Since my wonderful revelation, I have been going and buying books and I have not felt an ounce of remorse. 

So here’s my challenge to everyone out there this week: go to your favorite independent bookstore and spend some money.  Buy that book you’ve been hearing about.  The one your friend just recommended.  

And if you’re ever in Vermont, be sure to stop by both Bear Pond and Rivendell.  And don’t forget to say hi to Veruca. 

8 thoughts on “Buy a Book! by Debutante Jennifer

  1. I know just what you mean, Jennifer! I used to buy books, in fact, it was my main luxury. And then the great ironic twist: I quit work to write and then couldn’t afford it! The very thing that made me want to write. (Your hair! Your watch!)

    But it was also an interesting learning experience. For one thing, I realized, as a writer, that I needed to make my stories SO compelling that it would make people HAVE to buy that book. It also made me more selective about what I buy. I tend to buy a lot of debuts. That’s not self-serving BS, either, I really do. I seek them out and buy them, and I’ve found some great new authors that way.

    Thanks for the thoughtful post, and I’ll definitely get to those stores when in Vermont!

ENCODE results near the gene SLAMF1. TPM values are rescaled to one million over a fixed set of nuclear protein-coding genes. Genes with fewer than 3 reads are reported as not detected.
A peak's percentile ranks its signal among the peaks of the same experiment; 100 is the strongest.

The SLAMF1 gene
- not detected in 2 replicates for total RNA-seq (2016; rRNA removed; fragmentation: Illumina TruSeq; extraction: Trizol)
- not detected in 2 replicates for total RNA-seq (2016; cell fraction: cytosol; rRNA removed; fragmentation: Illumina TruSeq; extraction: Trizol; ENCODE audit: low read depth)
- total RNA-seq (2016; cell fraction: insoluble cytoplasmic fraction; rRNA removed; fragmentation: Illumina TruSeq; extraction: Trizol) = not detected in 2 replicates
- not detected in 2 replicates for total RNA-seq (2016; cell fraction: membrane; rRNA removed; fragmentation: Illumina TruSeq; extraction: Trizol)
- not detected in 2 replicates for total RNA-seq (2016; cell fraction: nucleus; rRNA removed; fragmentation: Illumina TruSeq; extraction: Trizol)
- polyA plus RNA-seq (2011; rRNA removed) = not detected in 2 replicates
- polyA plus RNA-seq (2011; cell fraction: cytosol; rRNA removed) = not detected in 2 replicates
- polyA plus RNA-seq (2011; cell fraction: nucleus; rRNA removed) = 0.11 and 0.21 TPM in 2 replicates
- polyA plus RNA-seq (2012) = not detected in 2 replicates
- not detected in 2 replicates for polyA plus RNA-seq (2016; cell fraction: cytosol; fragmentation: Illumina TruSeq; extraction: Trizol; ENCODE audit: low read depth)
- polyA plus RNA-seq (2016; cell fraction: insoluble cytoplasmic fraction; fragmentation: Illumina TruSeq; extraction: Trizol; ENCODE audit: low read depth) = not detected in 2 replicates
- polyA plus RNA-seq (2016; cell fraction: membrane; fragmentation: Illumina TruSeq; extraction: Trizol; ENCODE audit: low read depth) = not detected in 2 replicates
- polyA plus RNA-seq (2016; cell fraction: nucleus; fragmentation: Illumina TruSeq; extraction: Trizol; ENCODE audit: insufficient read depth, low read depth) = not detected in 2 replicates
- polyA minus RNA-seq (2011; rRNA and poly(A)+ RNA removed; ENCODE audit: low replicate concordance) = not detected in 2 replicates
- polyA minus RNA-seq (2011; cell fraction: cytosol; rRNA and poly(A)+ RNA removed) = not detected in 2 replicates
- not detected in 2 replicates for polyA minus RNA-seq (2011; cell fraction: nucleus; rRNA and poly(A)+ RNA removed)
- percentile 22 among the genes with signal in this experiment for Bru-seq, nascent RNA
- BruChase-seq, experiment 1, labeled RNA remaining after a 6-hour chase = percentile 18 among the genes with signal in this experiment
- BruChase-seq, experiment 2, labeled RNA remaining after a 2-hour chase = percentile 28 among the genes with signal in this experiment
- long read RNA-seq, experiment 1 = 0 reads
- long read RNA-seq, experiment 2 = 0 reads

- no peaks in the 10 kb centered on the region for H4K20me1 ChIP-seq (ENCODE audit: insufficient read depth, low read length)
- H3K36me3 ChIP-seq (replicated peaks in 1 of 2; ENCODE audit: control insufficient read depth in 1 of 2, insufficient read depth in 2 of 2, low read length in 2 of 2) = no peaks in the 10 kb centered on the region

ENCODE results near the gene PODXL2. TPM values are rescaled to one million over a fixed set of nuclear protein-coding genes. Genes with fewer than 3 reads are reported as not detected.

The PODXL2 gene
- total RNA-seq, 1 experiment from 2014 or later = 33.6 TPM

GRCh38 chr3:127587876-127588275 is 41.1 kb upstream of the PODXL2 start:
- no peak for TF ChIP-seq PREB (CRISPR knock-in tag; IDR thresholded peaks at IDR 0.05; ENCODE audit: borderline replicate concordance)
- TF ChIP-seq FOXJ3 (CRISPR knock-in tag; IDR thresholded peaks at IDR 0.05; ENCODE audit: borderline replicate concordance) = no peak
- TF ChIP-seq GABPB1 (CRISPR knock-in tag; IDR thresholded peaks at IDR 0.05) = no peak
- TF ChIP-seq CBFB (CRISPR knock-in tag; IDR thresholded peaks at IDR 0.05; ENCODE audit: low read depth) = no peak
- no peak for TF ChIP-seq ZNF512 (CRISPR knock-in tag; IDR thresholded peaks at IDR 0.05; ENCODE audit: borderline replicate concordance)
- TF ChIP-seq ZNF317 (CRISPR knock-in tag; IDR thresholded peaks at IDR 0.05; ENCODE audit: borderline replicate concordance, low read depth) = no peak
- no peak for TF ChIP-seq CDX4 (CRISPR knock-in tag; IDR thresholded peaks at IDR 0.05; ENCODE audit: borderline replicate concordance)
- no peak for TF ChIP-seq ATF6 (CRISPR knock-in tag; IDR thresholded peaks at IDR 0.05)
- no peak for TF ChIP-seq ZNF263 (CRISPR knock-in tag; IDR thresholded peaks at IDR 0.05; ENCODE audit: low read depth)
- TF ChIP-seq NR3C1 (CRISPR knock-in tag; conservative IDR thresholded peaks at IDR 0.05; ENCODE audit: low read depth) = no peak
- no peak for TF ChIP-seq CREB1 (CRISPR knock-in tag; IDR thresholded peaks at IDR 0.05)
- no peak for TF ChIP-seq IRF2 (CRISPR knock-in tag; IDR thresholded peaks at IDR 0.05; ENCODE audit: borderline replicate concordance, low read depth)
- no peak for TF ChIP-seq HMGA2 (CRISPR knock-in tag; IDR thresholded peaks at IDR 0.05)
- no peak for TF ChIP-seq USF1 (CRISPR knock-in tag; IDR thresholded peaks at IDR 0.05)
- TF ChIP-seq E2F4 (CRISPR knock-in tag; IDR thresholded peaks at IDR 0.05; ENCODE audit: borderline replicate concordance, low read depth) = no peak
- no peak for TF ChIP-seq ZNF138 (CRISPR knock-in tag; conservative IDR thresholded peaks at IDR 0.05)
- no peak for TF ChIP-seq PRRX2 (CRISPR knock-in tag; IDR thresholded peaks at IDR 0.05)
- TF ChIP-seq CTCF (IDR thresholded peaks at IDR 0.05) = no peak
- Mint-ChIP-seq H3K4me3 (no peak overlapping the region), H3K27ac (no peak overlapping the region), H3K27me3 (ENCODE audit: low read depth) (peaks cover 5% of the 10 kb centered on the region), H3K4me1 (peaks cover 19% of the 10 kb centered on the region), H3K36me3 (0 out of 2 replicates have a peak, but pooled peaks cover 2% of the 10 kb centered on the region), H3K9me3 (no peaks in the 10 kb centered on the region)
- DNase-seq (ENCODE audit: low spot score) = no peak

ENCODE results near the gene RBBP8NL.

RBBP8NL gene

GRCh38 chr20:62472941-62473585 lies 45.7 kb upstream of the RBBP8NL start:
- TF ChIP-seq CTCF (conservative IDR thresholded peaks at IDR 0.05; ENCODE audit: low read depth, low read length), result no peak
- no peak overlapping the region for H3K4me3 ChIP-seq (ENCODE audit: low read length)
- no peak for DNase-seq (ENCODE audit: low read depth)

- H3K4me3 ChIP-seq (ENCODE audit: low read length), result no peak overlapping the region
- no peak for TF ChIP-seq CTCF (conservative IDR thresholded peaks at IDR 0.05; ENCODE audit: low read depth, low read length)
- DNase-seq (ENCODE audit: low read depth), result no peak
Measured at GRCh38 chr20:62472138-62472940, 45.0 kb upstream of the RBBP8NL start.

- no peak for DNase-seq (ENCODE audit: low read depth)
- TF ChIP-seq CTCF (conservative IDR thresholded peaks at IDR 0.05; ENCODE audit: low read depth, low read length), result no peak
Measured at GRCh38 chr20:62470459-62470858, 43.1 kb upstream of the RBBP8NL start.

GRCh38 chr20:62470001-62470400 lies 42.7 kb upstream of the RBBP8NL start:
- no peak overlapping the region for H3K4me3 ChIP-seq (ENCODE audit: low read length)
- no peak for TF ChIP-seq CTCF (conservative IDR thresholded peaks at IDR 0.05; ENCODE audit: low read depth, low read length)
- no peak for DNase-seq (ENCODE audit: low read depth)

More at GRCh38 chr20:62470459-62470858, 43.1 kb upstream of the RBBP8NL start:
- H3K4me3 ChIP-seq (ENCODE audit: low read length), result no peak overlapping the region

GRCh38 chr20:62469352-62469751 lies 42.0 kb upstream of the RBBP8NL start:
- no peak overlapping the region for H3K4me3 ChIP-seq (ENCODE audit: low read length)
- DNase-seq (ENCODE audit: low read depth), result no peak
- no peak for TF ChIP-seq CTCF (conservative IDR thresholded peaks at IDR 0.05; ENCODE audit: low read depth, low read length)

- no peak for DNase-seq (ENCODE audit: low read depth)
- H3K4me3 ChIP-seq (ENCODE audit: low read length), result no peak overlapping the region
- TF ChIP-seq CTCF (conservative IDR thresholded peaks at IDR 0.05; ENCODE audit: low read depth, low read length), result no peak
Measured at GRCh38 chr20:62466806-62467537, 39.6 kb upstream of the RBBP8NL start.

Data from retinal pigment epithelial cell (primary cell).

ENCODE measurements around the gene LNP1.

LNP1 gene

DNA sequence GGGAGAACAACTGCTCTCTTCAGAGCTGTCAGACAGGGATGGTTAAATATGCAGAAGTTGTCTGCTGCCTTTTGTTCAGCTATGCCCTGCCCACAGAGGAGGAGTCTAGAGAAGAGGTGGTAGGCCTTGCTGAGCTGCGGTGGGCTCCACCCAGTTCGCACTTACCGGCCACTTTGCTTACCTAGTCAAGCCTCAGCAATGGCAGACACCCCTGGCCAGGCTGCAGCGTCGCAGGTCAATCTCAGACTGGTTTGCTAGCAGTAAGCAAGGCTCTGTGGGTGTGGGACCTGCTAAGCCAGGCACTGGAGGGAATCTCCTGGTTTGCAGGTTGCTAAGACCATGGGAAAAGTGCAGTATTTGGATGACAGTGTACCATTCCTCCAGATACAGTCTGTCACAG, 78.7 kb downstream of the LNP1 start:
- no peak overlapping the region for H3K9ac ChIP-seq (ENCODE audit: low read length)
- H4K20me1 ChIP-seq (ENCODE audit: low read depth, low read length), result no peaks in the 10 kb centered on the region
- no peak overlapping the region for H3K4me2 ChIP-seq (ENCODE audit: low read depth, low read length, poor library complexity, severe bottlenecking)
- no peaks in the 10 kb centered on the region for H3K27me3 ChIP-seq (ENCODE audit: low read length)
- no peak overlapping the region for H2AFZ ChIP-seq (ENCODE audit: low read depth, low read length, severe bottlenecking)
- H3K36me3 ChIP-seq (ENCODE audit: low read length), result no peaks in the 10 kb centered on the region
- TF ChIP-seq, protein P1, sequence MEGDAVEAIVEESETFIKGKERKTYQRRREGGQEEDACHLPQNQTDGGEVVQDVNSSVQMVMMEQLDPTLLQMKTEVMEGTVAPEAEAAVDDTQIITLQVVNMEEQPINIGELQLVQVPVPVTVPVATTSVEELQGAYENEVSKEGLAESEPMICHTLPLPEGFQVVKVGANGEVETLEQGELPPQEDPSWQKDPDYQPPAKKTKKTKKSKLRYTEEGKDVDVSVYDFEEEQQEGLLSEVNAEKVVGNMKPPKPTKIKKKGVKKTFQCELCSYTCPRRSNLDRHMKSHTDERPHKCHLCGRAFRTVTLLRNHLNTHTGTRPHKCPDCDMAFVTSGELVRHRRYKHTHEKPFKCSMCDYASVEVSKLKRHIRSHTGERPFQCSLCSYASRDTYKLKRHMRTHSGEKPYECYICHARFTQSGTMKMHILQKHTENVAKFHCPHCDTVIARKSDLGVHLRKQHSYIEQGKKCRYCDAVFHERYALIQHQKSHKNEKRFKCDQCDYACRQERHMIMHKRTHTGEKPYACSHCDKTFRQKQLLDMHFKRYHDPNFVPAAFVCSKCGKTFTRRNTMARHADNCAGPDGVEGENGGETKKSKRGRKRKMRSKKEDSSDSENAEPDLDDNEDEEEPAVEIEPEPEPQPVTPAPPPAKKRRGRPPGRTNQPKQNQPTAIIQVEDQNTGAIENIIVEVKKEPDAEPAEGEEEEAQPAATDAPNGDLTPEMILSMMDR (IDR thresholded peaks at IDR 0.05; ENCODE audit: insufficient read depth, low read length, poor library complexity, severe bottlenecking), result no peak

2. My husband and I have always been second-hand bookstore junkies. Actually, our holidays mainly consisted of hopping from one great musty used bookshop to the next. Bu-ut, same as you, I now feel it’s wrong for me to buy that way. I still love the smell and feel of a used book store, but unless it’s a book from my childhood–one I cannot buy new–I now buy new and support other authors without guilt.

    I still love that libraries and second hand books bring reading into the hands of people who could not otherwise afford books, but for anyone who can remotely afford to, like you say, we need to support all the arts.

    And, Jennifer, your town sounds SO charming and idyllic. Even more so because of Veruca (and little Zella)!

  3. I cannot afford my book habits. I can go through several in a week if I have the time. I limit myself to one new book a month. I figure it would be easy to spend that on Starbucks or lunch so instead I bring my lunch and figure I am doing my part. Great post.

  4. Jennifer, as a retired accountant I can tell you that you are not a cheapskate. You’re fiscally conservative. Sounds more complimentary and isn’t such a slam. You always have to look at the bright side. When life rains, it helps make the flowers grow.